The real estate bubble machine is relentless, and the only solution will be another splatter. Now, higher interest rates will take a significant amount of time to fully bite. Now. The stupid instant gratification bunch will once again be blown out of wall street and main street. The pandemic was literally a once in a lifetime event, and the joke that interest rates went to was also part of this.

    So, that stupid $1 million mortgage at ridiculously low rates will never be repeated. Sooooooo, now that mortgage will run $7k per month without taxes or insurance… um, well, ok San Fransisco is special, just ignore the fact that you can only rent it out for $5k…….um, well, number don’t lie, but liars make funny figures.

    In short, welcome back to a reality that only the old remember well, and it will be a huge shock to the under 40 crowd of living with higher interest rates.

    Just think, Casey Serin is back into mortgage origination and real estate….

    Wolf, I think if you can find some of your partners to do a finance 401 article on how Black Scholes risk free underlying interest rates underly valuation calculations would be edifying to some of your readers.

  27. aurelius says:

    It would be very interesting to look at the same charts for average monthly mortgage payment instead of average selling price. That would give us a view from an affordability perspective. I have a feeling the homes are still overpriced when factoring 6-7% mortgage interest rates.

  28. AB says:

    If it would highlight anything noteworthy, are there any data to compare “Median Days on the Market” between HB1 and HB2?

    • Wolf Richter says:

      They’re no longer comparable. Now everything is electronic and near-instant. The pandemic further sped up tech in real-estate transactions. From the moment you and your agent decide to put your home on the market and the moment it actually appears in the electronic listings for the entire world to see is nearly instantaneous. In the olden days of printed paper listings, it took weeks. Every step in the process took days or weeks. A home doesn’t come off the market until it is pulled or until the sale closes. Now sales can close in days, rather than weeks. So the whole time frame shank. All long-term charts will show you that. So we’re not going back to those old days.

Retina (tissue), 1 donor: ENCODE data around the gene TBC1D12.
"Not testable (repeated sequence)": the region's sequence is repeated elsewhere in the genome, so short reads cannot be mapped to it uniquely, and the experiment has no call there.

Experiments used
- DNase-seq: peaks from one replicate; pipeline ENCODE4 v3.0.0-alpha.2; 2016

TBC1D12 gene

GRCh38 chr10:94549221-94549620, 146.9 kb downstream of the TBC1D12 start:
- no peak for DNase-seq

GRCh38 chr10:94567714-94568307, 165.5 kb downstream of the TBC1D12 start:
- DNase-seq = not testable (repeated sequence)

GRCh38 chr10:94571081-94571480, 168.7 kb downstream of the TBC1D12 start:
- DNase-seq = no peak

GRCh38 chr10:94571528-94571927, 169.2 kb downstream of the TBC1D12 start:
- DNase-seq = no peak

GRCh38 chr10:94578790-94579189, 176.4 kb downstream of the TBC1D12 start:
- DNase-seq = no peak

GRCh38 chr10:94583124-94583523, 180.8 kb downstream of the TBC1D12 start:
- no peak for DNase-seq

29. Cassandro says:

    The economic ship doesn’t turn quickly, whether in the Bay Area or the USA. CA is forecast to have a state budget deficit but we don’t see the numbers yet. The May Revise from Sacramento will be key since it will reflect the impact of CA tax returns filed by mid April. So, I would appreciate Wolf’s great work updated in 3-5 months, when the Spring house sales season results become public. But housing is a long term asset that doesn’t move quickly so the Spring trend will likely continue on into 2024 at least. There will be no quick respite for those who need to sell their houses. But there will be plenty of panic.

  30. Anonymous says:

    Fed Reserve is lying while inflating intentionally. Transitory until inflation is so fast they got scared and bumped interest rates until they felt they could control this at a high rate. So now it’ll stay hovering around 6%, slow soft default while they jabber and gaslight about inflation, intentionally pretending they are trying to slow this thing down but not really. Instead of defaulting on the people responsible for this, they are defaulting on the poor, while equities take less of a beating than cash in the long run.

    I no longer have faith in the fed reserve to do what is necessary to bring the rates down to 2%. We will be at high inflation for a long time until there are riots before they move high enough on interest rates to bring this inflation back to 2%. They are just slowing it down so the masses can get used to high inflation and blame it on Ukraine war or whatever…

    I am considering buying a home late this year or next anyway, because although I believe that housing should and will come down and what is happening is wrong, I don’t actually believe it will come down enough to be worth the wait due to Fed manipulation… no bargains like in 2008. No hard crash. Fed may squirm and do whatever they can to avoid actually legitimately tackling inflation.

    I should have bought stocks in March 2020 and a house in 2020. We may never get back to those levels. San Francisco aside, due to its already inflated market, tech layoffs, exodus, and WFH. Maybe I should buy a hotel in SF for all those having to fly in from Boise or wherever for their 1 day in the office… Still cheaper than owning a home in SF…